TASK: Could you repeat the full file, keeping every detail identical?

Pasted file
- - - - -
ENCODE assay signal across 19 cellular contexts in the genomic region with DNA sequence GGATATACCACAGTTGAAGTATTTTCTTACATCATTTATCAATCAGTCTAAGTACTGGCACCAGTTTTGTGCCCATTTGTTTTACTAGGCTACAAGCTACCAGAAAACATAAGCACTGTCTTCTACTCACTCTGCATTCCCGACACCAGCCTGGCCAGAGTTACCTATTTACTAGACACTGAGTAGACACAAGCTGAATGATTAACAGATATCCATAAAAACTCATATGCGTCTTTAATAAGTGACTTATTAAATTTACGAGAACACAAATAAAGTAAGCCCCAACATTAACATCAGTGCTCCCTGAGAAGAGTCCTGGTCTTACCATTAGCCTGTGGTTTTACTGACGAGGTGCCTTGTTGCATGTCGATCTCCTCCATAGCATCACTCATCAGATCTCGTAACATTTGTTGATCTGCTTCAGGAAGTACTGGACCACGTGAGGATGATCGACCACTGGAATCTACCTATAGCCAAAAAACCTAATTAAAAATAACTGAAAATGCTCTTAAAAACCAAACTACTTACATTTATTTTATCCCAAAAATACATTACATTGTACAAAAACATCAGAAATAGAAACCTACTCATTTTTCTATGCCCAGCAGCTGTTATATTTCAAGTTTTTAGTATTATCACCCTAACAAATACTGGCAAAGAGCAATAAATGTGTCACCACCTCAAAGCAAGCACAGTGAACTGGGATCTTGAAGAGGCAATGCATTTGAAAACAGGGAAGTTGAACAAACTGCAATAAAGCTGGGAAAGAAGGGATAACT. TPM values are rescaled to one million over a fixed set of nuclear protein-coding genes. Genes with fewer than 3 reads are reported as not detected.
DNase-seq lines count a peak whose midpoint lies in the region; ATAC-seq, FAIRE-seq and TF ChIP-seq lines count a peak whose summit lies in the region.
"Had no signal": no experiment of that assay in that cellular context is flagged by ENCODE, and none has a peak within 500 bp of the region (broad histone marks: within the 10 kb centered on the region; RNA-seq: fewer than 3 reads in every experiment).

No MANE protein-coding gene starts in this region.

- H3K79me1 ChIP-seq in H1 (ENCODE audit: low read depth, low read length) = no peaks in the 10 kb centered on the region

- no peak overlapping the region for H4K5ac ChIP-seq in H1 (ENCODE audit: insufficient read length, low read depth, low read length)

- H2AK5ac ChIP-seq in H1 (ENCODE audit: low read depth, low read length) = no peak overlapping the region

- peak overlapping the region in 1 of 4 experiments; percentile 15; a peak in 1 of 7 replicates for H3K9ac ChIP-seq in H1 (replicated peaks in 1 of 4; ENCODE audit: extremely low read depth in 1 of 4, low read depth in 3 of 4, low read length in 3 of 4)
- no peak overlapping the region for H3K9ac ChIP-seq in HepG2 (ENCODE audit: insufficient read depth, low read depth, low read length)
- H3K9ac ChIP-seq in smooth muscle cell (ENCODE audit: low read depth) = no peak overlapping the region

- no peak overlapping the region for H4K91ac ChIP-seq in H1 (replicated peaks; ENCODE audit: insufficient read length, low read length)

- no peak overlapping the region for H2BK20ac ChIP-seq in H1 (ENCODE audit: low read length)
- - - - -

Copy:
ENCODE assay signal across 19 cellular contexts in the genomic region with DNA sequence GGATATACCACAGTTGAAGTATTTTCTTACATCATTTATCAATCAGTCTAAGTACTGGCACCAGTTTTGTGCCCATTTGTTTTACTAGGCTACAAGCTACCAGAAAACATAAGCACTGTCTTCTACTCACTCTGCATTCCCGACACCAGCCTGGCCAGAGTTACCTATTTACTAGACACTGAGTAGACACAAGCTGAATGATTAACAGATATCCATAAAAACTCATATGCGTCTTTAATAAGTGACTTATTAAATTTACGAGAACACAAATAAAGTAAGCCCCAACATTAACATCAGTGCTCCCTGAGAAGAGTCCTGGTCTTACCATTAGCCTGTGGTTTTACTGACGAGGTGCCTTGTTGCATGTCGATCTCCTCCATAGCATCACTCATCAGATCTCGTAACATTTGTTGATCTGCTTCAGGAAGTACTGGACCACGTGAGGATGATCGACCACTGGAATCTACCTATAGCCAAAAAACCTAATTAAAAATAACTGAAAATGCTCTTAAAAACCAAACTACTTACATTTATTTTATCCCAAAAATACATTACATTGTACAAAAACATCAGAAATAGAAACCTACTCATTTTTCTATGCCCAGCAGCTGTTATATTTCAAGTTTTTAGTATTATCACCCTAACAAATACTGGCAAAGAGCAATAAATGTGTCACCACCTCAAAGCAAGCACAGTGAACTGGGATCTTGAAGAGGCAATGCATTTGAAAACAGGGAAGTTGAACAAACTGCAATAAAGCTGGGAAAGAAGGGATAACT. TPM values are rescaled to one million over a fixed set of nuclear protein-coding genes. Genes with fewer than 3 reads are reported as not detected.
DNase-seq lines count a peak whose midpoint lies in the region; ATAC-seq, FAIRE-seq and TF ChIP-seq lines count a peak whose summit lies in the region.
"Had no signal": no experiment of that assay in that cellular context is flagged by ENCODE, and none has a peak within 500 bp of the region (broad histone marks: within the 10 kb centered on the region; RNA-seq: fewer than 3 reads in every experiment).

No MANE protein-coding gene starts in this region.

- H3K79me1 ChIP-seq in H1 (ENCODE audit: low read depth, low read length) = no peaks in the 10 kb centered on the region

- no peak overlapping the region for H4K5ac ChIP-seq in H1 (ENCODE audit: insufficient read length, low read depth, low read length)

- H2AK5ac ChIP-seq in H1 (ENCODE audit: low read depth, low read length) = no peak overlapping the region

- peak overlapping the region in 1 of 4 experiments; percentile 15; a peak in 1 of 7 replicates for H3K9ac ChIP-seq in H1 (replicated peaks in 1 of 4; ENCODE audit: extremely low read depth in 1 of 4, low read depth in 3 of 4, low read length in 3 of 4)
- no peak overlapping the region for H3K9ac ChIP-seq in HepG2 (ENCODE audit: insufficient read depth, low read depth, low read length)
- H3K9ac ChIP-seq in smooth muscle cell (ENCODE audit: low read depth) = no peak overlapping the region

- no peak overlapping the region for H4K91ac ChIP-seq in H1 (replicated peaks; ENCODE audit: insufficient read length, low read length)

- no peak overlapping the region for H2BK20ac ChIP-seq in H1 (ENCODE audit: low read length)